Friday, 11 January 2013
Falkland Islands: a historical time
Argentinean, British or independent Falklands? Sovereignty and self-determination? Imperialism, implanted population, recession, inflation, corruption?
Fragility in the bilateral relations between Argentina and the United Kingdom has been and is a constant both real and discursive. And in the middle, the three populations: Argentineans, Britons and islanders. Nevertheless, government interests, merely political –not state’s ones- have been present during these 30 years, clearly selfish inclinations on both sides of the Atlantic that have little to do with what matters the three populations involved.
Much has been written and said in English and Spanish. However, it is very little what Britons know about Argentineans and the islanders and viceversa. In addition to this background, the confusing use of legal and political vocabulary that has to do with international relations, both because of ignorance and defined intentionality of those who misuse them.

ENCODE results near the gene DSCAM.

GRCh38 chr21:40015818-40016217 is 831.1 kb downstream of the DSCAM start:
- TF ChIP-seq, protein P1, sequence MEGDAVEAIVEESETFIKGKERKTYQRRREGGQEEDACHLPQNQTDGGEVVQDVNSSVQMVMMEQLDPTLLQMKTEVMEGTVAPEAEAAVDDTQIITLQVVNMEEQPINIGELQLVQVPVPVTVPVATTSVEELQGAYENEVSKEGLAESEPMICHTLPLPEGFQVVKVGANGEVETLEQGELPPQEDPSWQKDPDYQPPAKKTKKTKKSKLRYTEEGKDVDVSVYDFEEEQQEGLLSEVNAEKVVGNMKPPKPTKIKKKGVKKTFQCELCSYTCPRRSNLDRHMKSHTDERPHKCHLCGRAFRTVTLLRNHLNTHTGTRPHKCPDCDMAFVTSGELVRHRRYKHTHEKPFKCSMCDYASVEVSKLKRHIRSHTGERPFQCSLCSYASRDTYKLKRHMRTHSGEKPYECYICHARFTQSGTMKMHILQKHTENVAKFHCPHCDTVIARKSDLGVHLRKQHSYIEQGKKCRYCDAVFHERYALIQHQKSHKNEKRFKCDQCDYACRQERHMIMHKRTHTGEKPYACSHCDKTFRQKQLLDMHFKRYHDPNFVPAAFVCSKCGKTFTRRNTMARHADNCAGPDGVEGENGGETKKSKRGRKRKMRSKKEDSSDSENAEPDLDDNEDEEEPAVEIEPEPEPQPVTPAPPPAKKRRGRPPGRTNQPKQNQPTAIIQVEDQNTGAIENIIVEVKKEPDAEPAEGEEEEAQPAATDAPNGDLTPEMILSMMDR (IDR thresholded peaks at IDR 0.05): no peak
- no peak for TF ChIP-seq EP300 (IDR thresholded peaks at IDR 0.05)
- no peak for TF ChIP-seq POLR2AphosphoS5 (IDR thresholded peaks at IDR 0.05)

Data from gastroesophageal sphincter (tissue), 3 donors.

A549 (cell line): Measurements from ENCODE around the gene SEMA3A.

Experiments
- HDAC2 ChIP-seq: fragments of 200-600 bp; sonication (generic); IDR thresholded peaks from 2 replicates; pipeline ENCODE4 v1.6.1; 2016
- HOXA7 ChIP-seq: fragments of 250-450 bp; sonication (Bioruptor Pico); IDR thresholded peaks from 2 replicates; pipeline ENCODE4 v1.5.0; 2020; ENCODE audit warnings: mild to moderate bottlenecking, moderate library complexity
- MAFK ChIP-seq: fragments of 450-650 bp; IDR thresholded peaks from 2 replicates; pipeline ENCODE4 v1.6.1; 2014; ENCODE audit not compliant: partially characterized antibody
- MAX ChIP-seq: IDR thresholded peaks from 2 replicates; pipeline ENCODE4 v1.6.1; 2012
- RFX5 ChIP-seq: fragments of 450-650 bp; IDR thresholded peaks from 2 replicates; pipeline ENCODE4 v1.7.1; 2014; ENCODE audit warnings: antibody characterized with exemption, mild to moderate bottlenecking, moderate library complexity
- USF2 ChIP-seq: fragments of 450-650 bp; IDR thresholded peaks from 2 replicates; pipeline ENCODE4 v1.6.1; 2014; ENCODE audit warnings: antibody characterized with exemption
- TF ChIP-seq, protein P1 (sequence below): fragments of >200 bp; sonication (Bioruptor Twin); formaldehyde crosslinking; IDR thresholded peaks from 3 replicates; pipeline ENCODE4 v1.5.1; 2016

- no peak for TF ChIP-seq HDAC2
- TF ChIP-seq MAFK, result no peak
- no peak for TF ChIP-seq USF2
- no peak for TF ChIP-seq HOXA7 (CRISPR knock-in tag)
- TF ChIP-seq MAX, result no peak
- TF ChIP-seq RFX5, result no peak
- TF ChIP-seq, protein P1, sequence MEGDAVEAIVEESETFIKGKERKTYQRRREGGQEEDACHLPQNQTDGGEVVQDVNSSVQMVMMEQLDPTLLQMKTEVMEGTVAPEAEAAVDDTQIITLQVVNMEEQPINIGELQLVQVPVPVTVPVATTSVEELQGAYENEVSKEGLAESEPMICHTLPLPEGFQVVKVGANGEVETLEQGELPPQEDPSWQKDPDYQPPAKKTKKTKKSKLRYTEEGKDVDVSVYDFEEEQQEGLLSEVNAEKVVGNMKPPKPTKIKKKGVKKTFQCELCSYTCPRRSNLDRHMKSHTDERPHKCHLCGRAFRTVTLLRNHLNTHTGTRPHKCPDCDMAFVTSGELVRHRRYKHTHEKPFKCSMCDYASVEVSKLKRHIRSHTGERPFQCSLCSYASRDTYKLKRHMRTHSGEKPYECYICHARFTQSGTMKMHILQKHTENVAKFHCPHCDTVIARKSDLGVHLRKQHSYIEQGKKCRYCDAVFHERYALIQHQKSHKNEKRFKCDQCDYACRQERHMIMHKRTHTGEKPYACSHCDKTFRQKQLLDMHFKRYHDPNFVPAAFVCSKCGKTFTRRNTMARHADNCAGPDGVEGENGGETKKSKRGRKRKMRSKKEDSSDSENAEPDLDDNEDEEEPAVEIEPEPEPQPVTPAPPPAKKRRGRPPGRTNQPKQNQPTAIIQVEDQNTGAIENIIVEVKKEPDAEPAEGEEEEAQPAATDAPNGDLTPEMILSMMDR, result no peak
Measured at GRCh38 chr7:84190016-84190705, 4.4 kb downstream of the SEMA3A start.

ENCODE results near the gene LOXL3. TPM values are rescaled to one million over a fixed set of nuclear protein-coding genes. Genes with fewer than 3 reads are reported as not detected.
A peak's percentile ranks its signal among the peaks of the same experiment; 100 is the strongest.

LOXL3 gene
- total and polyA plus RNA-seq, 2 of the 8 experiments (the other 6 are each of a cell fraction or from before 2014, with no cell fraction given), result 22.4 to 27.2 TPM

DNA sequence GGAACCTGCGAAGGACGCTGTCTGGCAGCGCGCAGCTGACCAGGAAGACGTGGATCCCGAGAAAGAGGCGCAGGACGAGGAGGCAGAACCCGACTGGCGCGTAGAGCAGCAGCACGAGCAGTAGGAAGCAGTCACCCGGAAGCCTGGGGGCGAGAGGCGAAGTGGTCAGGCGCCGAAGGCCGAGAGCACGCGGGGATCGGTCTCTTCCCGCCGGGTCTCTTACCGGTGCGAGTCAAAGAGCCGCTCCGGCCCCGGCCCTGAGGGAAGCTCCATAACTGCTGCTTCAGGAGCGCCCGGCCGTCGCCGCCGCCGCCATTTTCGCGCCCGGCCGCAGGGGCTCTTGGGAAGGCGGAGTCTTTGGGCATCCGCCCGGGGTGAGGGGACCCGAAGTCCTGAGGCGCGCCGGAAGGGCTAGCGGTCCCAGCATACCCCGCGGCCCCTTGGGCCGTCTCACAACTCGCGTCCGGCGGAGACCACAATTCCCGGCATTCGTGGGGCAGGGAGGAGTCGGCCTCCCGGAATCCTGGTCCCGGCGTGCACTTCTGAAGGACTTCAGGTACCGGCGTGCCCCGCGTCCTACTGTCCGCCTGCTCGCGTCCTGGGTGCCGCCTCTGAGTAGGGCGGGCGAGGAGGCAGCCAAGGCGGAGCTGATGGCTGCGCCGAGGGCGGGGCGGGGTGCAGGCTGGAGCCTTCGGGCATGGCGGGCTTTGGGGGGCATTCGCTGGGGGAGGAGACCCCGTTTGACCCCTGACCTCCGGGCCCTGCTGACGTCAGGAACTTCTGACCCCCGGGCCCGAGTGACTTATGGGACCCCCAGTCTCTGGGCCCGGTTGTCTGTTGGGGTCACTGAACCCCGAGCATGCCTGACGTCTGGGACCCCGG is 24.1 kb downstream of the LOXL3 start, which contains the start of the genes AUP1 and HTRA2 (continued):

In about eight weeks the Falkland Islands will have a referendum. Tensions between Argentina and the United Kingdom –or better said, between the governments of Argentina and the United Kingdom- will arise. It is time then to make clear legal concepts, political aims and real and hidden intentions. Otherwise, Kashmir and Gibraltar are examples of the same situations in which referendums were wasted by those interested in them since the only ones that were benefited were those in power.
In the coming weeks we will look together how to use this event positively, which may be a historical moment for international relations, so that the interests of the three populations can prevail over opportunist individuals. It is the time when the world needs to work in synergy. The Falkland Islands’ case has all the characteristics to be a milestone in international relations. In subsequent posts we will discuss concepts, notions, models, speeches and realities that have led to stagnation and political and legal limbo. Those same elements will enable us to build a framework that can be fair and reasonable not only for the Falkland Islands but also for Argentina and the United Kingdom.